Small Curiosities of Everyday Life in Spain

Persianas in Spain

Persianas, the typical Spanish blinds. Source.

They aren’t necessarily good, and they aren’t necessarily bad. They’re just curious.

Persianas

What are these big metal things outside my window? Storm shutters? No, friends, those are persianas, the typical Spanish metal blinds that double as blackout shades. They’re in almost every home, apartment and building, including my school.

Want to protect your window from wind and weather? Lower the persianas. Want to block out all sunlight as you regret the previous night’s activities/eat chips in your bed? Persianas are your new best friend.

I’m personally not a huge fan of them — they make the room too dark for my taste. However, almost all my neighbors put them down at night. Either they’re afraid of people peeking in, or they really, really hate being woken up by the sun. I would sleep till 12 if I used my persianas, but hey, everyone’s different. And you really can’t beat them for blocking out that notorious Spanish sun and heat, which is going to be very important come June.

Side note: The rattle of persianas being raised in the morning is, oddly, a sound that will always remind me of Spain.

Garbage Cans

Cubos de Basura

The four trash cans in my apartment.

Garbage cans alone aren’t unusual at all. But we have four at my apartment, which qualifies them as curious. We have separate cans for:

  • Glass
  • Plastic, cans and cartons
  • Paper
  • Organic, which is supposed to be for food waste. However, according to Irene, the organic container is where we toss anything that doesn’t fit into the above categories.

I like to recycle, so think this is a great idea. But the whole “organic” thing confused me for awhile. I thought it was only for food waste, so I was at a loss when I had to throw out dirty paper towels or old sponges. Irene eventually explained what was what, so now organic is our catch-all. The only downside is we have to buy special color-coded bags so the portero knows which is which when he collects our trash, but that’s a small price to pay for efficient recycling.

Music Instead of School Bells

I know this doesn’t happen at every school in Spain, but it does at mine, and it’s seriously strange. At my school, they play loud music instead of using school bells. There’s music before recreo, the morning break, and then there’s music after our two-hour lunch break. Then there’s one last song at the end of the day.

You can even hear the music outside. What fun for the barrio!

Songs include:

  • Classic 80s rock before the break
  • “My Immortal” by Evanescence after lunch, which is presumably meant to calm all the children down before they go back to class. (Spoiler: It doesn’t work.)
  • Spanish rock for the end of the day
  • A random Celtic-hard rock hybrid that’s a special treat for Fridays

Supermarket Lockers

Supermercado Taquillas

Typical taquillas, or lockers, which you’ll find in most Spanish supermarkets. Source.

Taquillas o consignas are small lockers that you use when you enter a supermarket with other bags. If the bag you have is big
enough to use to steal something, you should probably put it in a taquilla. At least I always do, but I’m also weirdly paranoid that someone’s going to think I’m stealing.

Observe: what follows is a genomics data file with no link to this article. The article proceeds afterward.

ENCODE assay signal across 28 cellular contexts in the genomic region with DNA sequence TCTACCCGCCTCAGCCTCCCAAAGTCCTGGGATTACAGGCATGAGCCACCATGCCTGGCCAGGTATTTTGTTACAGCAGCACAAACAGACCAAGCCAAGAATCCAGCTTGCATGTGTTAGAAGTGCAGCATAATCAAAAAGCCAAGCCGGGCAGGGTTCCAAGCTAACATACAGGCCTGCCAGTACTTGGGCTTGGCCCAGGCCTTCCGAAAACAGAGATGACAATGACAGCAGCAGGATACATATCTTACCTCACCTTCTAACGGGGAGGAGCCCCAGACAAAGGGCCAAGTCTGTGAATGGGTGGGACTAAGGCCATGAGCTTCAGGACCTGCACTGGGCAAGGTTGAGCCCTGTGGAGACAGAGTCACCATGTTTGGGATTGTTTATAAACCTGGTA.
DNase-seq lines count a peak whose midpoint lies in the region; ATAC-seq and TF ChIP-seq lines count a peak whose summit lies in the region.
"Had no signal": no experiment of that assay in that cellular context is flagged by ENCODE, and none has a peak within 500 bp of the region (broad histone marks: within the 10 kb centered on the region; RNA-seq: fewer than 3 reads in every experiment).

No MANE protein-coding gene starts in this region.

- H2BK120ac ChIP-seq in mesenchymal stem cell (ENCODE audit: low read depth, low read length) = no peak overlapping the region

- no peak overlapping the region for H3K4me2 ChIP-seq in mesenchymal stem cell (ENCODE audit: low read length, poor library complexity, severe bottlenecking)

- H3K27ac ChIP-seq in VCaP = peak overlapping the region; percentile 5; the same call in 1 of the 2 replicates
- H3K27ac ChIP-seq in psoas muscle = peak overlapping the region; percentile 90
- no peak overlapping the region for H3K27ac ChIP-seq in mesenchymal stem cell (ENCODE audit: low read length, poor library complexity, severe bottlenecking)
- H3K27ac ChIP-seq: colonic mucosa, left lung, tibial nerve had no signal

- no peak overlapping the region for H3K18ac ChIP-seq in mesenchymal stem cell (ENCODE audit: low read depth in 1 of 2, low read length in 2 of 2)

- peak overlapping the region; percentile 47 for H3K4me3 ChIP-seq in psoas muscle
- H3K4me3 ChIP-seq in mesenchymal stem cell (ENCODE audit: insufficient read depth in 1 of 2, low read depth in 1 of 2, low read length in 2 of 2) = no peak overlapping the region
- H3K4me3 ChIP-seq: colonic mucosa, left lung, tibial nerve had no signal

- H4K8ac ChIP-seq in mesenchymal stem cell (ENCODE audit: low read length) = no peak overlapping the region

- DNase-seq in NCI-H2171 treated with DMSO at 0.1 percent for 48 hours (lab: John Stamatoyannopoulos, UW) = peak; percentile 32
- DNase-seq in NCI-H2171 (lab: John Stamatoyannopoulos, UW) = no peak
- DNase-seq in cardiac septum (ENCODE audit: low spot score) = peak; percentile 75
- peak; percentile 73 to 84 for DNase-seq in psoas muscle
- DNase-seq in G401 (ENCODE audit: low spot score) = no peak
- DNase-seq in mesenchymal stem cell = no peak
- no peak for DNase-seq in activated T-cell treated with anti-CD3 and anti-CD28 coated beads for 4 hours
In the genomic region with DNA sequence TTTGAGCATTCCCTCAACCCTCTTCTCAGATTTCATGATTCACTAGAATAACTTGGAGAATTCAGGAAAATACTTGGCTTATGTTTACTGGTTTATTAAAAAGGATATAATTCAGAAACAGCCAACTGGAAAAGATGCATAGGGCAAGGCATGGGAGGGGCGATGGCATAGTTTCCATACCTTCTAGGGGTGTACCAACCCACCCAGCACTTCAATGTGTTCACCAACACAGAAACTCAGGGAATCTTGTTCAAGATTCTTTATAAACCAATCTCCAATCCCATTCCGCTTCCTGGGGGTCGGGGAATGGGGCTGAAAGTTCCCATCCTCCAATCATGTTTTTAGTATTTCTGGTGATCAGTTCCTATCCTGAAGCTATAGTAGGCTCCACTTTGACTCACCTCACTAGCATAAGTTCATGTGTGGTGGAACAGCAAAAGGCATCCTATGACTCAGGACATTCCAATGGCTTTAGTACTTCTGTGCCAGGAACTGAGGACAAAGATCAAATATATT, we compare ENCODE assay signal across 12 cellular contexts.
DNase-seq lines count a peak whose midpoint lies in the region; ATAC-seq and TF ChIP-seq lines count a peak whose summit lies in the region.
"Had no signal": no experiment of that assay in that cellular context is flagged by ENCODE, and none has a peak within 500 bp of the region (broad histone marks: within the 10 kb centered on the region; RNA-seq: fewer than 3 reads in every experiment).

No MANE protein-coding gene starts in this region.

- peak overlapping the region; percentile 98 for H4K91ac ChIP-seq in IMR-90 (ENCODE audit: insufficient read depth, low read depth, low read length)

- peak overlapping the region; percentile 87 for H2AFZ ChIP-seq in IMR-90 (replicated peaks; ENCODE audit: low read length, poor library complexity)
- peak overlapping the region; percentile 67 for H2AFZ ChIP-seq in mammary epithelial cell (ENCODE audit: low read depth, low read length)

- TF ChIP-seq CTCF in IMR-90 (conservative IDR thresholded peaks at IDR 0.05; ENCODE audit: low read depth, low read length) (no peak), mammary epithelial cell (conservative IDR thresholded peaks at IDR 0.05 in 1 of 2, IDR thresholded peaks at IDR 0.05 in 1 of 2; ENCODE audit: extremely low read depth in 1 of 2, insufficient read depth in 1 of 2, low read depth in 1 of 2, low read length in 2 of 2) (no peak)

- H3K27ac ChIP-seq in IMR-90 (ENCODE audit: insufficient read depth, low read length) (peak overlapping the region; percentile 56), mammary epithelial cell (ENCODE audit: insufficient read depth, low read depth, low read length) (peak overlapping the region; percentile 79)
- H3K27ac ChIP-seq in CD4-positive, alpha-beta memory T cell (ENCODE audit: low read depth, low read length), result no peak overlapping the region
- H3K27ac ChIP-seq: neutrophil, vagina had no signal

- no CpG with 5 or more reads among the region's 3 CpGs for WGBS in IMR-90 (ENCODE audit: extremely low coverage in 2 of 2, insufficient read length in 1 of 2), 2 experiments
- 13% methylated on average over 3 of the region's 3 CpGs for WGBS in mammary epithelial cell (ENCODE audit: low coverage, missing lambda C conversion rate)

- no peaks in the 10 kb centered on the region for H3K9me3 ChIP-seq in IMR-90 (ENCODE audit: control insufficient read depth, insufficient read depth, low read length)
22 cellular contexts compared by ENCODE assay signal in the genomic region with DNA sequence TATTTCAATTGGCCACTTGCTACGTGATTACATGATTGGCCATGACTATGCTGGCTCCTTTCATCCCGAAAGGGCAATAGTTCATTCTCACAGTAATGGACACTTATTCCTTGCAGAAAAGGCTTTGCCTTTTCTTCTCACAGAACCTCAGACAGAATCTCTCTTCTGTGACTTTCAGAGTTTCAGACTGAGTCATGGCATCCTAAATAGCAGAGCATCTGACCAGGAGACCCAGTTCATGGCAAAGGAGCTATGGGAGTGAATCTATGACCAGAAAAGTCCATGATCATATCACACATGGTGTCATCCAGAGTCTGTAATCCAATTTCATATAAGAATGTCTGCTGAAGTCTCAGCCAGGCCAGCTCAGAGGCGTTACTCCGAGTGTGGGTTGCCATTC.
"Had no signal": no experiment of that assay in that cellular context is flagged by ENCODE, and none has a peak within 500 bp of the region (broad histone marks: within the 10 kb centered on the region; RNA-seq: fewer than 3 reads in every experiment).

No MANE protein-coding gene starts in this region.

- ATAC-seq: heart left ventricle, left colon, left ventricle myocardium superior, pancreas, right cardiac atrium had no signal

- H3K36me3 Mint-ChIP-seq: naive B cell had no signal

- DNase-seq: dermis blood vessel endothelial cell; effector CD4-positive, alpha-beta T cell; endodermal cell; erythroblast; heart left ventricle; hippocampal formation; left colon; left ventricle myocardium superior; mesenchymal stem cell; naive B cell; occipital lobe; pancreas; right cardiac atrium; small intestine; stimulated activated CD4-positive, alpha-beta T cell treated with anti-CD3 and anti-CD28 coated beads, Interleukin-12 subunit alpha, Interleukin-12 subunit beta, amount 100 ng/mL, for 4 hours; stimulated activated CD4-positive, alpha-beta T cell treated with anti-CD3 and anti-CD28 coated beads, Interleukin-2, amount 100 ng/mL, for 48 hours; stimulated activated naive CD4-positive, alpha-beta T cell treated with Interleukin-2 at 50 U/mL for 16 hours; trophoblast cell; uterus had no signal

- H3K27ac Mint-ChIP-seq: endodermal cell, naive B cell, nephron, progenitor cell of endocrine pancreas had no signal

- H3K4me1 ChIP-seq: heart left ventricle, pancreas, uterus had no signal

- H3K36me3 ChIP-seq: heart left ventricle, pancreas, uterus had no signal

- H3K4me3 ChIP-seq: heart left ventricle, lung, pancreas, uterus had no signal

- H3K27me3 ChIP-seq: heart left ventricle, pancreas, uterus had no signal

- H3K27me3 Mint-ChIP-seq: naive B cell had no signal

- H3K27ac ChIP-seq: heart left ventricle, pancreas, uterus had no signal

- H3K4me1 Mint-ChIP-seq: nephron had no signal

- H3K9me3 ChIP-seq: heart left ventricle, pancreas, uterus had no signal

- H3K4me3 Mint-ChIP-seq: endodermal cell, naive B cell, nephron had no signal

They even have chain locks that you can use to tie up your carrito, or personal shopping cart. Each taquilla requires a deposit of either 50 cents or 1 euro, but you get your money back once you open the locker again.

Carrito de Compra

A carrito de compra. I want one, but everyone tells me I’ll look like an old lady. Source.

Metro Kids

People in Madrid tend give up their seats on the Metro or bus for children. Now, I can understand this if the child is very small/at risk of falling over because it can’t hold on to the handrails. But my friends and I have seen it happen with children who are 8-11 years old, which is just bizarre. The adults who give up their seats have been on this earth for much longer than the children. I think a kid could probably handle standing for 20 minutes.

We’ve even seen people give children preference over abuelas for a seat. How does that make any sense?

Cara witnessed an argument once thanks to this phenomenon. A woman wouldn’t give her seat up for an 11-year-old girl, so the dad continuously made loud comments, i.e. “I can’t believe she won’t let you sit down, hija that’s so strange!” until another Metro rider told him to be quiet. Metro justice was served that day.

Naming of Events & Memorials

In Spain, nearly every special day, protest, event or memorial gets a special nickname. They use the number of the day plus the first letter of that month. For example, there was a huge protest in March and they promoted it as “22M, Protest for Solidarity.”

Other examples:

  • September 11 becomes 11S
  • Atocha Bombings (March 11, 2004) becomes 11M

Have you noticed any of these in Spain? What do you think is curious about where you live?

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2 thoughts on “Small Curiosities of Everyday Life in Spain

  1. These are interesting curiosities! In my high school in Wisconsin, the interestingly played music during passing times in the hallways. It was always a weird mix, but I can’t say that it calmed students down at all. I’m looking forward to experiencing all these other “phenomenons” come September!

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